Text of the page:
“Got it.” He turned around, scanning the clearing. Gia was on the side nearest the fire. Of course.
“She’s good,” Jack said quietly.
She was. She was also the first woman they’d brought on board. It wasn’t that the Donovans preferred to keep the team all-male—although it certainly made certain logistics like suiting up simpler—but there just weren’t that many women interested in jumping out of planes into the very center of a forest fire. And then hauling a hundred-plus pounds of gear around with them while they shoveled dirt onto twelve-foot flames. Maybe women were simply smarter than men. He grinned. Jack’s fiancée, Lily Cortez, would have agreed with that statement.
He strolled over to Gia, not sure what to say. The DC-3 pilot had dropped a crate of supplies for them and she was checking out a chainsaw. She’d tugged off her gloves, one caught between her teeth, her fingers flying over the tool. Gia definitely knew her stuff.
“Hey,” he said, squatting beside her.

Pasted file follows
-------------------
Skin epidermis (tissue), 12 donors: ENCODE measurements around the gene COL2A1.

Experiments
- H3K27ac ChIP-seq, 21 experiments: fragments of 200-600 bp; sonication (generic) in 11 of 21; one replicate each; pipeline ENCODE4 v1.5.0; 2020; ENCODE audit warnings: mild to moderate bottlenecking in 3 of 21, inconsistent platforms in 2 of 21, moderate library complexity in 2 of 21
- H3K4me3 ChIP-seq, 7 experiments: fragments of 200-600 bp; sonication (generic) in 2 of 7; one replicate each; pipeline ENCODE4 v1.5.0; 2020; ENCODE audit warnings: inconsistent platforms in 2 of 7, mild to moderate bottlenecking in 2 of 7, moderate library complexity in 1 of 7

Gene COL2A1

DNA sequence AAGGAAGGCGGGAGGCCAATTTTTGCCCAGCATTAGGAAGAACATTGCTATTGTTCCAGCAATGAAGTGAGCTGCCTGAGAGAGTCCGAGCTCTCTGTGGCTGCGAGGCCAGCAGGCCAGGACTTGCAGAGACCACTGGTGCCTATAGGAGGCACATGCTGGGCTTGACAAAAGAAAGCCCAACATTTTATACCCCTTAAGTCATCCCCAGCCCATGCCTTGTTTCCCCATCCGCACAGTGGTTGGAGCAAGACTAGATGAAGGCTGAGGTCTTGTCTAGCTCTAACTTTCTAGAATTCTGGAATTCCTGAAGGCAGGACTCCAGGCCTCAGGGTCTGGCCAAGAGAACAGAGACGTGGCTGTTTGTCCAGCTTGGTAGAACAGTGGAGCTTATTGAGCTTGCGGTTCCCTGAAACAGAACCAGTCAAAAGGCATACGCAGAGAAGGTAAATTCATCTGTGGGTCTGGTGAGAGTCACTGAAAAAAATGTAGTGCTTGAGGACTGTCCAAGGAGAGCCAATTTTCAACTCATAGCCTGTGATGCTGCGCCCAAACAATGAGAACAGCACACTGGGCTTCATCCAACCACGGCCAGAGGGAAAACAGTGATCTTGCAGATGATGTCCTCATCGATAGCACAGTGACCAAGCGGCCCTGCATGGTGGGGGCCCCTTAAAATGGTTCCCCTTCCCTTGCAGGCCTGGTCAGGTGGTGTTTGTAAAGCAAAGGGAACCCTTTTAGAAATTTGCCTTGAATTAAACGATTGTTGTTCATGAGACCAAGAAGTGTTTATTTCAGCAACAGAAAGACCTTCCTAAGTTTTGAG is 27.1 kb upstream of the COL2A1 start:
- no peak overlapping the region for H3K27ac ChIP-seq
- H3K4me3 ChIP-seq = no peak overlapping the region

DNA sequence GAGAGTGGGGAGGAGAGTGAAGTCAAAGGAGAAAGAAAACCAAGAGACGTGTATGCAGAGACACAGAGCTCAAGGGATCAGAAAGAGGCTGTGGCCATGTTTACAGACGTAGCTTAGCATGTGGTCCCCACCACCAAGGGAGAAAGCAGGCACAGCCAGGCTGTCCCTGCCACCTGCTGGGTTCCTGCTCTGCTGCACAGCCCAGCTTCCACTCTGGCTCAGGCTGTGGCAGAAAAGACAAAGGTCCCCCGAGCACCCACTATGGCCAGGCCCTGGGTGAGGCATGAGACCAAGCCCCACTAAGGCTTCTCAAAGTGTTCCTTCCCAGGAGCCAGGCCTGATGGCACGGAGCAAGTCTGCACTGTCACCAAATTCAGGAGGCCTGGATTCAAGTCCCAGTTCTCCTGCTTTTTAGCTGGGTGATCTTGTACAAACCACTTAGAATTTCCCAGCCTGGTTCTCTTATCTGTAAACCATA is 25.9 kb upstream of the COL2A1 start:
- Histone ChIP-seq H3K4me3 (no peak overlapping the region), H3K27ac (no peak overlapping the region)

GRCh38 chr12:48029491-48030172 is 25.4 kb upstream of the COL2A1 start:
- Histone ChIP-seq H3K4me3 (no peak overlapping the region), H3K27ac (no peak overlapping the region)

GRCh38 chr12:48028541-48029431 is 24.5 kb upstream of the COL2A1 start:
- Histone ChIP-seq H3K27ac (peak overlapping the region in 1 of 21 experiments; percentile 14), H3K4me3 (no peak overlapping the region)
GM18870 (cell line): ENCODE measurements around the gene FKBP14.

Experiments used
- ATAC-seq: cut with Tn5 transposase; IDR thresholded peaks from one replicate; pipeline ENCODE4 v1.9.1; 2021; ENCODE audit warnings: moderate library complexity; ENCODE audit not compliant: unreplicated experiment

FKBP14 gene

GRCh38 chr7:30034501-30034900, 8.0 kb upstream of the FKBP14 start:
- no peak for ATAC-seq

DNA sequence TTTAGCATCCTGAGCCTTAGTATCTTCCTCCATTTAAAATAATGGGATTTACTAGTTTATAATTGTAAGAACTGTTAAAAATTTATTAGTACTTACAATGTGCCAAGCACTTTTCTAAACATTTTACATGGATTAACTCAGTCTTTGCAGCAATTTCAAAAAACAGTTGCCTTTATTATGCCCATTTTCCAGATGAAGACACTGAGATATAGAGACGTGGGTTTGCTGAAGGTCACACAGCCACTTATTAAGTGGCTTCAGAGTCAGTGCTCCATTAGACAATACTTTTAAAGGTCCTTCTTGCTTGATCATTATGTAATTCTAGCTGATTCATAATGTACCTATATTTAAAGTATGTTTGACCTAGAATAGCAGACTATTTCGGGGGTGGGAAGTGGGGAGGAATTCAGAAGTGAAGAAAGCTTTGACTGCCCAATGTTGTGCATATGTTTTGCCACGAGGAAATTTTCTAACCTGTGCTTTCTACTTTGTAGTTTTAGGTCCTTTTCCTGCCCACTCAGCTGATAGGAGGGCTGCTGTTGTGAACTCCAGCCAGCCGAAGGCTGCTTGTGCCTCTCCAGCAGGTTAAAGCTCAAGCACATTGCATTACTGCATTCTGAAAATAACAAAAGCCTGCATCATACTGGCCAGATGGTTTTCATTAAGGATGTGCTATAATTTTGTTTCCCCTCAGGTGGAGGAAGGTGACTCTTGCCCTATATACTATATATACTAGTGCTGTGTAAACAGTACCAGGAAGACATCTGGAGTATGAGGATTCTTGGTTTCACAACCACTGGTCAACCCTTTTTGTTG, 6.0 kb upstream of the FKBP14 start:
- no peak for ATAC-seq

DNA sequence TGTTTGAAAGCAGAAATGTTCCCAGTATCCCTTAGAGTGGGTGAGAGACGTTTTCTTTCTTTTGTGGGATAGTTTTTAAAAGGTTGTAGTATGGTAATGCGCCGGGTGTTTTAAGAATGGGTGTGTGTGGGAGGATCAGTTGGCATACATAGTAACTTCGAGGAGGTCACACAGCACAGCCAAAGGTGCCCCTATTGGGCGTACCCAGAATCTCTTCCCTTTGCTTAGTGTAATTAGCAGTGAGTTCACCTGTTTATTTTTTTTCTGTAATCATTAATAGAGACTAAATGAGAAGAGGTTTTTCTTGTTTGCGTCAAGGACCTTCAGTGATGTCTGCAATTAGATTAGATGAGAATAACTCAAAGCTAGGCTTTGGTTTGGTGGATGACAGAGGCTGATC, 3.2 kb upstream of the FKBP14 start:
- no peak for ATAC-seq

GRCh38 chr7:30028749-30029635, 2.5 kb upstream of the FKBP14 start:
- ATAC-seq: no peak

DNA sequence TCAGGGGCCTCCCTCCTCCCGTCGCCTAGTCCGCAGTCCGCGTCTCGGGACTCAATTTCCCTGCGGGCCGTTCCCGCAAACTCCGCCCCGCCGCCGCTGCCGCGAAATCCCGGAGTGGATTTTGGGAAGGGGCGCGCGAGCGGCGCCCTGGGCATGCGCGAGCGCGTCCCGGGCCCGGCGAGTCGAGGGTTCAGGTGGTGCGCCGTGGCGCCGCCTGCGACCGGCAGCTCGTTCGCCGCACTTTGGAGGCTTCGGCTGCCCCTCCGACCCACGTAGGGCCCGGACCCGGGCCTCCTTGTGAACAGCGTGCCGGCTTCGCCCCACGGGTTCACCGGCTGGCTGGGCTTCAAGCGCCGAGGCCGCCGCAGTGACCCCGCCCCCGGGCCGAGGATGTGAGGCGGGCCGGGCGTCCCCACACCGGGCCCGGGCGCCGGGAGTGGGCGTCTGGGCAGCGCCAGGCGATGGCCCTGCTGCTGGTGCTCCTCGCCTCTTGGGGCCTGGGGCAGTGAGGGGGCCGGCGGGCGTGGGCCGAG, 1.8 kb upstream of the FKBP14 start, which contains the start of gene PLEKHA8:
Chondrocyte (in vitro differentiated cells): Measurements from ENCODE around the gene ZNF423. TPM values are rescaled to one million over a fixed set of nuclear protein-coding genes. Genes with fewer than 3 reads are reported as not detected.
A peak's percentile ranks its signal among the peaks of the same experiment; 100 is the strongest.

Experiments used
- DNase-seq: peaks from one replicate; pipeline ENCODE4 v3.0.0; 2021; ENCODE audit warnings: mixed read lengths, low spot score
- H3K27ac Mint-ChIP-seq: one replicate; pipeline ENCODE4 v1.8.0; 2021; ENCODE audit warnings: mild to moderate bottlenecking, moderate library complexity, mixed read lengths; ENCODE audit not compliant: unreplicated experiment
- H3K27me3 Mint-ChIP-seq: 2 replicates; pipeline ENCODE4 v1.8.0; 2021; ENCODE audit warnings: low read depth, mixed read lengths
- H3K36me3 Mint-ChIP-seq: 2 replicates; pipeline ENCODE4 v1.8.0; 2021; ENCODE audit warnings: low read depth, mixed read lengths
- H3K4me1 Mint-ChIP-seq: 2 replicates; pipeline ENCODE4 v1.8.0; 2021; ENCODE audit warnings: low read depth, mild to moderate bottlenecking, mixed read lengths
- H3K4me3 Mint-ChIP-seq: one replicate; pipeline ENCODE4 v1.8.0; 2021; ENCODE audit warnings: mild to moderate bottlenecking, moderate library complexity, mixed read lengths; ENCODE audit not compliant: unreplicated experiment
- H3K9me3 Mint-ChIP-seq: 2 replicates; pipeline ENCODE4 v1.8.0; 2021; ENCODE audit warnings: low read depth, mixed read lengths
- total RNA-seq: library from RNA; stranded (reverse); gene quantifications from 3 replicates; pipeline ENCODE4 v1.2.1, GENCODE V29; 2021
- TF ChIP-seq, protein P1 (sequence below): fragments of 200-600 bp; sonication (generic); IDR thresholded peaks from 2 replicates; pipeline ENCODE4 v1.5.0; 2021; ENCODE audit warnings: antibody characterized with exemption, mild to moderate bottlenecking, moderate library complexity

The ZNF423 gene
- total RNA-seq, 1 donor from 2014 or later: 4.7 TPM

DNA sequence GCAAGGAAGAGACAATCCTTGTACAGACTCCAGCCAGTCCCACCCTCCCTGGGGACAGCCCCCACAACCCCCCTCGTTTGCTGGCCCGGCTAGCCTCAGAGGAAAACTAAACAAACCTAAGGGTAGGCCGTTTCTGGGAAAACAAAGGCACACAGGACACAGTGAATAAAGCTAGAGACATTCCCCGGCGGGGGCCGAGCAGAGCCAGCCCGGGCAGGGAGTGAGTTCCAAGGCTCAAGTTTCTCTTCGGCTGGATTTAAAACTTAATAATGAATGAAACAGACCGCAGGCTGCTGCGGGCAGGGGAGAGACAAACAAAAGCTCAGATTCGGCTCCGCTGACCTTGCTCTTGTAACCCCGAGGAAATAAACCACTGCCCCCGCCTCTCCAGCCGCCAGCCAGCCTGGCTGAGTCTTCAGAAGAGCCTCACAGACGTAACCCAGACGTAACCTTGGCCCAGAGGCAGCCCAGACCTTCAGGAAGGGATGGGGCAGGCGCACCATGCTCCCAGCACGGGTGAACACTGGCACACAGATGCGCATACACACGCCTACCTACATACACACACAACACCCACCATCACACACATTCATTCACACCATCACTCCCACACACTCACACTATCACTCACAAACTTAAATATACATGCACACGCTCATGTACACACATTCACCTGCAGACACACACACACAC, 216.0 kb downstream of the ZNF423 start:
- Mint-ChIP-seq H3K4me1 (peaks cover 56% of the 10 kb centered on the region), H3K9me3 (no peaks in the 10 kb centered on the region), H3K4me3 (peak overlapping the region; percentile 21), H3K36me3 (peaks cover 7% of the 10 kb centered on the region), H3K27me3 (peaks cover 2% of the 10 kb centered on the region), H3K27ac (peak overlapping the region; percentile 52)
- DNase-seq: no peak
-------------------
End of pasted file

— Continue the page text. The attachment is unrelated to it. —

She set the chainsaw down on the ground and rocked back on her heels. “You ready to roll?”
“Good.” She nodded and reached for her glove lying on the ground.
When his hand shot out and grabbed it first, she looked up and glared at him. “Are we playing keep away now, Donovan? Because that’s real mature of you.”
“Thanks,” he said roughly.
“You’re welcome.” She made a give-it-up gesture with her bare hand. “Return the glove.”
He winced. “You saved my life.”
Some things had to be said.
She huffed out an impatient breath. “Does this mean we share some kind of psychic bond now, or you’re going to pull a Robin Hood and stick by my side until you’ve returned the favor?”
He shook his head. “Not in my plans for today, no.”
“Good.” She smiled, a lazy, happy stretch of her lips that warmed him up inside. This was why he generally opted for pissing her off rather than pleasing her, because he felt the effect of her smile straight to his toes. With a really, really long detour in certain parts in the middle. “Can we go back to fighting the fire?”
He held the glove open for her. She stared at him for a moment and then slowly slid her hand inside.
“Would it kill you,” he asked, “to say You’re welcome, Donovan?”
She thought for a moment. He kept his fingers loose around hers because, hell, they were practically holding hands out here in the forest and he was pathetic. In the month since she’d joined the jump team, he’d yanked her up and down a dozen hills when everyone was scrambling with the gear. A helping hand was also standard practice getting in and out of the DC-3. But this was different somehow.